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Taxes & Spending

Wisconsin has made important improvements toward lowering the tax burden on businesses, homeowners, and citizens. The manufacturing and agricultural tax credit is making Wisconsin even more attractive for investment in these two key drivers of our economy. However, Wisconsin remains among the highest-taxed states in the country, and many of our neighbors have more competitive tax rates. WMC supports the following reforms to reduce the tax burden facing Wisconsin families and employers.

Taxes & Government Spending


Protect the tax credit that has allowed two pillars of Wisconsin’s economy, manufacturing and farming, to thrive. Since its implementation, the MAC is responsible for the creation of over 42,000 jobs (2017 numbers) and a higher manufacturing jobs growth rate than neighboring states.

Local governments have asked the Legislature to prohibit the use of physically comparable vacant properties as comparable sales to occupied properties for property tax assessment purposes. The result of this policy would allow tax collectors to more subjectively assess property value, and taxes, as well as to make it harder for businesses to challenge their tax bill.

Local governments are attempting to make Wisconsin a national outlier in the way we assess property taxes by including the value of financing agreements, such as triple-net leases, as real property for property tax assessment purposes. This would lead to significant property tax increases on Wisconsin businesses and create a disincentive to create or expand businesses in the state.

This annual double tax on property is both costly for businesses to comply with and difficult for government to administer. The Legislature took the first step towards eliminating this tax during the 2017-19 budget. Finishing the job by eliminating the tax, which none of our neighbor states impose will make Wisconsin a more competitive place to do business.

Follow the lead of pro-growth states and create certainty for taxpayers by capping the top individual income tax rate in the state constitution so the top rate can be cut – but not raised.

States with no income tax have seen their gross state product grow faster than states with an income tax, in addition to no-tax or low-tax states experiencing positive in-migration. Repeal of the personal income tax will make Wisconsin’s business climate instantly more competitive in the Midwest, help address worker shortages, and unlock Wisconsin’s economic potential. In the absence of eliminating the income tax, Wisconsin should reduce and flatten the rate to remain competitive with other Midwest states that have lowered rates and enacted other tax reforms.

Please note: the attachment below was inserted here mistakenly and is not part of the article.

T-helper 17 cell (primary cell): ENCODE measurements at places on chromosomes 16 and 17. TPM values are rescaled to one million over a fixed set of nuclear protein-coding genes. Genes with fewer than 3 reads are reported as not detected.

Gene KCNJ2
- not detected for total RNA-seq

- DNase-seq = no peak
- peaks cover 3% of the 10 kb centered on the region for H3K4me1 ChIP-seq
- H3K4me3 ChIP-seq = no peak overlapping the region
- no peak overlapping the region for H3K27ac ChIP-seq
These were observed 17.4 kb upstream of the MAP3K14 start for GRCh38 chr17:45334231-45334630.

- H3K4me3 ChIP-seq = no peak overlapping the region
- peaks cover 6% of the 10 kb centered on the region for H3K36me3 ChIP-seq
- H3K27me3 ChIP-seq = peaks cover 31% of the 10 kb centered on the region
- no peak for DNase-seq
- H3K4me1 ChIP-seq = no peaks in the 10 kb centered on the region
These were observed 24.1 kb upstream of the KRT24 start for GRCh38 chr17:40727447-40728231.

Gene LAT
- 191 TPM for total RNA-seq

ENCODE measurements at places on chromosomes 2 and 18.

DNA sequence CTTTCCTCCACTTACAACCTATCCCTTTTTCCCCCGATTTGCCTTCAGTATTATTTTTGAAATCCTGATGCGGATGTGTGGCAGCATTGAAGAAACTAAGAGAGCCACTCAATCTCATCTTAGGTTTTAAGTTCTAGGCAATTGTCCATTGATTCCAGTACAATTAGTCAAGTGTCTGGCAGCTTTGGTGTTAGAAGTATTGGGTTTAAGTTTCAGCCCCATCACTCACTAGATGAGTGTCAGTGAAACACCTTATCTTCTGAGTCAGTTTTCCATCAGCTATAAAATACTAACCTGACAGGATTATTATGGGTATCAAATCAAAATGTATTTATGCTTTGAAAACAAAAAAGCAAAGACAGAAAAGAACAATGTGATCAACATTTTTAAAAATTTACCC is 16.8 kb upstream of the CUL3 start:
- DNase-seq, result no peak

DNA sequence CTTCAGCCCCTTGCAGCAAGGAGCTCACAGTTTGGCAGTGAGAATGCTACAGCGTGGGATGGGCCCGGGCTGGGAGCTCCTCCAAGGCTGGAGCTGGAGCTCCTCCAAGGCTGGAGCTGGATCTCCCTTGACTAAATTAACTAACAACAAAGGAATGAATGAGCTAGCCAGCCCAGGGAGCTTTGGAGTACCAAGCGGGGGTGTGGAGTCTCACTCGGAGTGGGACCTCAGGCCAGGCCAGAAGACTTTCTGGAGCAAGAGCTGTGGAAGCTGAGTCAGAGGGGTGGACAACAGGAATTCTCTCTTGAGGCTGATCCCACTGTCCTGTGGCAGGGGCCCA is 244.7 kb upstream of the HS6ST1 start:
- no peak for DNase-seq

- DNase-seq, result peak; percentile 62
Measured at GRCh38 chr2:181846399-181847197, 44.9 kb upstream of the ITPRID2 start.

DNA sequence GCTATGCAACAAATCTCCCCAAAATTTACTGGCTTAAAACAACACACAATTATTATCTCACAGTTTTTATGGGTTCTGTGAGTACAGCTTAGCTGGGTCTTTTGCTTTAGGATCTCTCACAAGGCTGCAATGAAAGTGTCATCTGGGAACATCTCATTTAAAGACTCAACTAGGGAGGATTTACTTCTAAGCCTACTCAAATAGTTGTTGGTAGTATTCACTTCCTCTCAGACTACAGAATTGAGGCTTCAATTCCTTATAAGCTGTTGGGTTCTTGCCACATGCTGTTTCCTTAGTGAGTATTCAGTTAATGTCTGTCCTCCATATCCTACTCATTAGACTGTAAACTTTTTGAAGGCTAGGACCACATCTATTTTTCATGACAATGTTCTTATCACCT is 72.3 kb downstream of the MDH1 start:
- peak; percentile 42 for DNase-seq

Limit the growth of Wisconsin’s property tax burden, currently the fifth highest in the nation, by placing the current property tax levy limit standard in the state constitution, which limits the ability of local governments to increase property taxes while allowing for reasonable increases for new development.

Wisconsin’s R&D credit has historically been used to incentivize high-tech, good-paying jobs to Wisconsin. However, it has lost its efficacy due to net operating losses carried or incurred by many companies during the great recession and an increasing number of states making their credit refundable. Making Wisconsin’s R&D credit fully refundable will ensure our state can compete for these jobs in the future.

Enact an income tax credit that would partially offset property taxes paid on buildings used for agricultural production.

Update the manufacturing property classification list, prohibit the state from contracting with third-party auditors, conform unclaimed property laws to national best practices, provide clearer guidelines for sales tax reporting, modernize the dividends received deduction, and eliminate the disparity between interest paid on underpayment of taxes and tax refunds.

Federal tax reform incentivized businesses to invest in capital improvements and provided tax relief to pass-through entities. Conforming Wisconsin’s tax code to these federal provisions will incentivize capital investment in the state.

The Wisconsin state legislature should enact measures to prohibit such abuse of taxpayer dollars. Using taxpayer money to lobby in favor of higher taxes is inappropriate, and is an abuse of local governments’ responsibility to use finite resources wisely.

A competitive tax climate is a necessary component to promoting a strong economy. WMC will oppose any increases in tax rates or burdensome tax regulations that make Wisconsin’s business climate less competitive.

The size and scope of government should be limited to avoid unsustainable spending that often drives future tax increases. Our state budget should avoid raids on dedicated funds, maintain a healthy reserve and budget stabilization fund, and dedicate surplus revenues to tax relief for the taxpayers to whom it rightfully belongs. The state should outsource those functions which can be accomplished more cheaply and efficiently by the private sector, and eliminate instances where taxpayers subsidize competition against private sector businesses.

To view all the bills WMC is registered on, please click here.

elderly man holding a paper that says "income tax return"
Evan Umpir


If you would like to learn more about our stance on criminal justice and legal reform or have questions, contact Evan Umpir, WMC’s Director of Tax, Transportation & Legal Affairs.


Taxes & Spending

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